As regular readers of my blogs know I am interested in epistemic and metaphysical versions of uncertainty in economics. A chance encounter with Jessica Wilson a few years ago made me realize that there is a live topic (in analytic metaphysics) on metaphysical indeterminacy. I am blown away by a paper by Elizabeth Barnes & Robert Williams (hereafter B/W), "Theory of Metaphysical Indeterminacy." I never expected to see an elegant account of metaphysical indeterminacy in terms of a "fully classical and bivalent logic and semantics." (2) [Recall this and this.]
To see how they respect such a 'classical' approach, here's one important feature of how they handle metaphysical indeterminacy: "When p is metaphysically indeterminate, there are two possible (exhaustive, exclusive) states of affairs—the state of affairs that p and the state of affairs that not-p—and it is simply unsettled which in fact obtains." (9) Now, to avoid misunderstanding: the unsettledness they speak of here is not epistemic. (Below I return to this.) Note, too, that they rely on modality ("possible"); this is not accidental: they rely on insights from work on modality. In fact, their approach opens up fascinating perspectives on modality. They spell out the modal moves as follows:
[P]ossible worlds are abstract objects which represent (classically complete) ways the world might be...there is a single world which is actualized. The actualized world is the abstract object which represents things exactly as they are in the reality consisting of us and our surroundings.
Once we have the set of all the abstract possible worlds in place, we can carve it up in various ways...What we want to do here is introduce another division amongst the worlds that will single out a new modality—the worlds which are precisificationally possible...There will be more than one world in the space of precisifications just in case there is indeterminacy in reality. (9-10)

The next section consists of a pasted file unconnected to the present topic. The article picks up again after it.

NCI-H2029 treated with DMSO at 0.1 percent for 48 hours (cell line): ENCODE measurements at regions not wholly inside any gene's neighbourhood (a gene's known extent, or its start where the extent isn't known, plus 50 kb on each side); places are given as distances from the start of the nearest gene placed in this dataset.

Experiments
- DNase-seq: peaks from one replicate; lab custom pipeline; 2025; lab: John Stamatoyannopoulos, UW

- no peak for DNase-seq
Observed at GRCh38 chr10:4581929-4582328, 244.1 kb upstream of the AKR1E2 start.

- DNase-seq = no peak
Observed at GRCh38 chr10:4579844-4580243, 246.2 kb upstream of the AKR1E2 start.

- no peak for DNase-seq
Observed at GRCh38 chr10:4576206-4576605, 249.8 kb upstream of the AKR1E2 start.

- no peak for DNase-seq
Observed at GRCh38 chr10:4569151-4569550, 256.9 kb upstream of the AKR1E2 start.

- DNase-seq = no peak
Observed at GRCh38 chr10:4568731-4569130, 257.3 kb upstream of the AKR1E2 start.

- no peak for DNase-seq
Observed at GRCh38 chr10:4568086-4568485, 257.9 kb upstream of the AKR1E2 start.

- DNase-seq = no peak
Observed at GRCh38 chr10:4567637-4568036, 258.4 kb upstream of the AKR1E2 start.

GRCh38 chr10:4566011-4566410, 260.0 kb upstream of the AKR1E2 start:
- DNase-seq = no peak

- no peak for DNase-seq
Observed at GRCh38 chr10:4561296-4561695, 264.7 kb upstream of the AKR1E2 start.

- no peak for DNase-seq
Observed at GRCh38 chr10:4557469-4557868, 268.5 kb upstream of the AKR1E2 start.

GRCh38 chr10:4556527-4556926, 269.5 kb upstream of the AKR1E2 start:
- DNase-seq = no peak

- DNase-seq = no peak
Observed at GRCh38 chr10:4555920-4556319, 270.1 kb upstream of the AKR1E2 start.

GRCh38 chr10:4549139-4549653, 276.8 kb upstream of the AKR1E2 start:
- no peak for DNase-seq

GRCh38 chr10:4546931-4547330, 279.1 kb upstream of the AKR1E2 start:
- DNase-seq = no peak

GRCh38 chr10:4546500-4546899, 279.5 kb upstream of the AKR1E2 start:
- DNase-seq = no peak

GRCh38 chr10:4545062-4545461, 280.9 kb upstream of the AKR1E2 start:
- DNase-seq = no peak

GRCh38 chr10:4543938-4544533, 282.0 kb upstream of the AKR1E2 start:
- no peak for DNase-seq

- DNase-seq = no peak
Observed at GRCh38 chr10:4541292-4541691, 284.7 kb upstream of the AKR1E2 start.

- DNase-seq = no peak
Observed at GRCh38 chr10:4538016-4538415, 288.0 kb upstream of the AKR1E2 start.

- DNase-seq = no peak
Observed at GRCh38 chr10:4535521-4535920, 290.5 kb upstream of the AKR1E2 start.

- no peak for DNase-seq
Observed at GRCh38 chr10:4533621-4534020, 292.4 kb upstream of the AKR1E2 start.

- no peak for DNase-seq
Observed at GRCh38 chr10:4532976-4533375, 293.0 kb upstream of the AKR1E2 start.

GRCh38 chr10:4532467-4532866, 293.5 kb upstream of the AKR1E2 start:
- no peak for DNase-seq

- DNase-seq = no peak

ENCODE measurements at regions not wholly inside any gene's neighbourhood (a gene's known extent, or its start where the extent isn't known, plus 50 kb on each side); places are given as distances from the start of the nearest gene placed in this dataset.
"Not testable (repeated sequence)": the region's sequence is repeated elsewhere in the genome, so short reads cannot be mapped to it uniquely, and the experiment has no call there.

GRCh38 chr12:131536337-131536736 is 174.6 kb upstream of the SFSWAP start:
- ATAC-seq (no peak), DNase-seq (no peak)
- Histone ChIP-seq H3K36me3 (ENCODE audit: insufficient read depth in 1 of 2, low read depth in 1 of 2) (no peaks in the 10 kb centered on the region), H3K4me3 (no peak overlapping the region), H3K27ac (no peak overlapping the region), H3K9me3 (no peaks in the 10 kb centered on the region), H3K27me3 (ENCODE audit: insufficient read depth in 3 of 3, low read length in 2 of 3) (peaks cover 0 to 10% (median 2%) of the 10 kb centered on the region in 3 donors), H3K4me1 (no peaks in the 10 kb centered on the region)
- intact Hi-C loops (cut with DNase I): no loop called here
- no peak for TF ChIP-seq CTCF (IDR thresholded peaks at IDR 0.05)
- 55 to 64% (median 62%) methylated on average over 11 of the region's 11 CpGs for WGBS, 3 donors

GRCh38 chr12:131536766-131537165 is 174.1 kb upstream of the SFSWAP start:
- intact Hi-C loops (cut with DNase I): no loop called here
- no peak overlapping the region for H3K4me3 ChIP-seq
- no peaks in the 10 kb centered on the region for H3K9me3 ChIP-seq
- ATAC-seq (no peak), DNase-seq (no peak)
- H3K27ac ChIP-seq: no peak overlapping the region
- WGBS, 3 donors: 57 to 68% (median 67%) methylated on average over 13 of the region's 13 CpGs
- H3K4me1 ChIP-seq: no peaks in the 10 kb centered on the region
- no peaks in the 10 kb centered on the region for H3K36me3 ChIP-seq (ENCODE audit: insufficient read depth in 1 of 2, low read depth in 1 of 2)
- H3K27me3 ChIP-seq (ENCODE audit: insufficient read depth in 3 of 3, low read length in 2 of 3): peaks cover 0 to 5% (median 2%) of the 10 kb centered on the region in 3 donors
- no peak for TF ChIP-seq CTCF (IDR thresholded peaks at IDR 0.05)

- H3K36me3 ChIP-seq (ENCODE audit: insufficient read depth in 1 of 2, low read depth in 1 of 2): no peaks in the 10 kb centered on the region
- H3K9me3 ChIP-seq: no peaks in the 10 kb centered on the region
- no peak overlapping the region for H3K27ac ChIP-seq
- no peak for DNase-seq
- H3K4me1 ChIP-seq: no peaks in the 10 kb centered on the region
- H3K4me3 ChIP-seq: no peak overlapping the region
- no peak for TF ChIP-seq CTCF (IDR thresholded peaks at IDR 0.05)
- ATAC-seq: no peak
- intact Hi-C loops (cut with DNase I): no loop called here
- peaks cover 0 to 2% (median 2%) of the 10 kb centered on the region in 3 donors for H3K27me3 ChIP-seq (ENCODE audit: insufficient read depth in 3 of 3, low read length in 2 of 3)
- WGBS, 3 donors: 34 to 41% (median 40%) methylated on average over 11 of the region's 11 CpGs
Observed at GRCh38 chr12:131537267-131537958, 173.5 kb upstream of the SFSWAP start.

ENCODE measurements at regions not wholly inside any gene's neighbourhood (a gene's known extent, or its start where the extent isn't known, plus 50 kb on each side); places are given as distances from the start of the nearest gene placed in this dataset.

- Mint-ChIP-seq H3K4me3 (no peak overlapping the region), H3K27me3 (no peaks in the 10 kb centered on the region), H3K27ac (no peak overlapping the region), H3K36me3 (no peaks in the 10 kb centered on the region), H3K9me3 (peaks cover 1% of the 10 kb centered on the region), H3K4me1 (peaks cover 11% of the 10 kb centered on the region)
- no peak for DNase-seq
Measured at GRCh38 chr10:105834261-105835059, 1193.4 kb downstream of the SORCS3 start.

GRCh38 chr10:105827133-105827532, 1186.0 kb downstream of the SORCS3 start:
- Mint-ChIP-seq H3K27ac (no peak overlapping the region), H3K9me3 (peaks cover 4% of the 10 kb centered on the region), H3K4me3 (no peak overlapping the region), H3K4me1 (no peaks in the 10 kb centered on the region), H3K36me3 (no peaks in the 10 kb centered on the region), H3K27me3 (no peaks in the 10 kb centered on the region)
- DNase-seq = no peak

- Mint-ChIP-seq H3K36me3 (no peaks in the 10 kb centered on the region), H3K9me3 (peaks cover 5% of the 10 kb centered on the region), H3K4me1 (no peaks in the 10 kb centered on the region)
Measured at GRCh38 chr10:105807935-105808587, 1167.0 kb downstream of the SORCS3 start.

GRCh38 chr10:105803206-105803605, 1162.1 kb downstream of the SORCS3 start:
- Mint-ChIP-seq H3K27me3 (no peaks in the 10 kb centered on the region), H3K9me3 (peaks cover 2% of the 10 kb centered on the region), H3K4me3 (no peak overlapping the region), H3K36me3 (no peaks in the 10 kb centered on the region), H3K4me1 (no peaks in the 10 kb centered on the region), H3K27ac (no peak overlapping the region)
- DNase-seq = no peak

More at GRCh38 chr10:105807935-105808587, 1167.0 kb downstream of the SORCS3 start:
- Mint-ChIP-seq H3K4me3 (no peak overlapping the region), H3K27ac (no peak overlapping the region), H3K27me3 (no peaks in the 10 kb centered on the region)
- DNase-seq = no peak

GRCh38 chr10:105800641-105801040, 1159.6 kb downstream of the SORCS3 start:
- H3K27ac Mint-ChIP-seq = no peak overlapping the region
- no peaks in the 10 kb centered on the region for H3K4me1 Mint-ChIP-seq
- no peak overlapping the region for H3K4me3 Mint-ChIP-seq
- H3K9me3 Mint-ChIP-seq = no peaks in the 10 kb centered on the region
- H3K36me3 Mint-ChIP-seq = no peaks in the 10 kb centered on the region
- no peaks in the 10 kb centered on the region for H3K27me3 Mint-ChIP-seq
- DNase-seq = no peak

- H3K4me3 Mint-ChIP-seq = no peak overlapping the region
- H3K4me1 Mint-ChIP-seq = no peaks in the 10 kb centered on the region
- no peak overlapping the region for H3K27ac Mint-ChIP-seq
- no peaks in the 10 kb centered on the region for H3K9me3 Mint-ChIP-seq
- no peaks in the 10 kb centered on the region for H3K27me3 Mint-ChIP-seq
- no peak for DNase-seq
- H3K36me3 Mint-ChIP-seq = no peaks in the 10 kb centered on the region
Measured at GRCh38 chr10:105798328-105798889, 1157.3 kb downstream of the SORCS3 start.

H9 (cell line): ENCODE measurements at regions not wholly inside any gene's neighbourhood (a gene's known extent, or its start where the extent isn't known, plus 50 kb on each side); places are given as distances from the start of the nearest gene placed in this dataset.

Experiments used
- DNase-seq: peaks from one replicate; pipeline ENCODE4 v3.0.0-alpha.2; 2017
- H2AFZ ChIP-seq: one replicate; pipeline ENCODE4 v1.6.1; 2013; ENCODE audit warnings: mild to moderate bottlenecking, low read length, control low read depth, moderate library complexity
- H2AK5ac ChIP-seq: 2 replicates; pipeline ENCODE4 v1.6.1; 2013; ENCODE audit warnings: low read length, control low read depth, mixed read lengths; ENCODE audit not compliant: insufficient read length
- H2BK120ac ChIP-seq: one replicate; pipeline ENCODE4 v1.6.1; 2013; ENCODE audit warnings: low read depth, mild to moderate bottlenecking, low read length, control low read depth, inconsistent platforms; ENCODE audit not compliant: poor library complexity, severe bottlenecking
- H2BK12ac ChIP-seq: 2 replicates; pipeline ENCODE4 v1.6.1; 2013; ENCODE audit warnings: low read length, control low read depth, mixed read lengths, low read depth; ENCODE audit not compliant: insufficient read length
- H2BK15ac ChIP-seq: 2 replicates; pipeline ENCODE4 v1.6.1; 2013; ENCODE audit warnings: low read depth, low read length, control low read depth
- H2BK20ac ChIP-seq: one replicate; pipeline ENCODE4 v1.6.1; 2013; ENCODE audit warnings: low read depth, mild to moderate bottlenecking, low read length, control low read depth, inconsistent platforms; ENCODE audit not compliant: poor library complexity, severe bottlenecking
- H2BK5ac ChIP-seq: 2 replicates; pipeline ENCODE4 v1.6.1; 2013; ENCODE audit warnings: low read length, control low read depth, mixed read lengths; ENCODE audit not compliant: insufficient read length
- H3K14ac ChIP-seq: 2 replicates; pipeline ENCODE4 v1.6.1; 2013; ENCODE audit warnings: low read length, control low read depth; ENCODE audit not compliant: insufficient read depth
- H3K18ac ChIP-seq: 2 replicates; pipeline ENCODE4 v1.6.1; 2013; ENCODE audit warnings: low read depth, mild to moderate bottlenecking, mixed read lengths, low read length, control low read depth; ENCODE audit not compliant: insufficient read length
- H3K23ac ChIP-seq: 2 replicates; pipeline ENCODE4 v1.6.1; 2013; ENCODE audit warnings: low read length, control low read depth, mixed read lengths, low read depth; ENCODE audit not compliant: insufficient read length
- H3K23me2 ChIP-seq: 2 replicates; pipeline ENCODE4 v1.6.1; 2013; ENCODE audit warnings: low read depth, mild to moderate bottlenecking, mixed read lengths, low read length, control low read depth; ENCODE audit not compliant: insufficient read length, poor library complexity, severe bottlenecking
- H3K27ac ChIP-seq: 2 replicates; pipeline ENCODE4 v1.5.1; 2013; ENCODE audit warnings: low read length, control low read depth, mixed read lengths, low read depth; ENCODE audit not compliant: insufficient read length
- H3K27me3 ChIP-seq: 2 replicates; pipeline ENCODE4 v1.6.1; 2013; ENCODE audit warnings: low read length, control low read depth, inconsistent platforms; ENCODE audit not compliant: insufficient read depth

Obviously, the above does not do full justice to the ingenuity of their technical approach. Now, one apparent down-side of their approach is that it might well become a bit cumbersome to represent vague objects. Most mountains, say, just have vague boundaries (even though we can make uncontroversial claims about the vast majority of things on what side of the boundary they are); this is a clear fact about our concrete reality (the actual world). [If you disagree, just accept it by stipulation for the sake of argument.] It's easy on B/W’s approach to represent that it is vague if something belongs to the mountain or not; but I suspect that the space of precisifications (the halo) will get cumbersome (or indefinitely large) in order to represent that a mountain just is a vague object.*
For, if I understand the argument correctly, in every world that is precisified, that is the actualized world, non-vague identity (A=A) necessarily holds. So, we need the space of precisifications to represent concrete vagueness in a kind of indirect way, that is, by way of incompatible, possible state of affairs. As an aside (and this is not a criticism!), if this much is right, then the precisifed world, this abstract object, represents in such a way such that it forgoes the idea that the representation (or language) is a kind of mirror to or map of concrete reality.
The B/W framework is compatible with the very controversial idea that there is vague identity in the actual world, if not de re than at least de dicto; this they exhibit in another very interesting paper. To oversimplify, one moral of their story is that one cannot appeal to one’s classical logic alone to motivate rejection of metaphysical indeterminateness. (One might say, indeed, that’s an empirical matter!)
Yet, I am left with a concern (or probably a confusion): recall that in every world that is precisified, that is the actualized world, non-vague identity (A=A) necessarily holds. So it seems that when we work in their formal system, we are forced into saying that [A] in a precisified world there can be no vague identity (even though we can indirectly characterize metaphysical indeterminateness just fine). But that means that the friend of metaphysical indeterminacy must say that [B] vague identity as such is 'possible' in the space of precifications, but not in the precisified world.+ The worry is that [A] & [B] together seem to re-raise the specter that the whole B/W proposed approach is somehow epistemic rather than metaphysical because a way to understand why something is possible in the space of precifications while impossible in the precisified world is that there are epistemic or representational barriers between the space of precifications and the precisified world (just as there are epistemic or representational barriers between the actualized world and the concrete world).
Obviously, the previous paragraph is not the way B/W understand their own project. And I don’t think one is forced into the reading I have proposed. So, I welcome suggestions on how to think my way out of this.**
*By contrast, Jessica Wilson's less formal approach gets this result easily by characterizing this mountain as a determinable.
+Oddly, it remains a live option in concrete reality.
**I thank my graduate students for lively discussion on this material—and they are not responsible for my mistakes.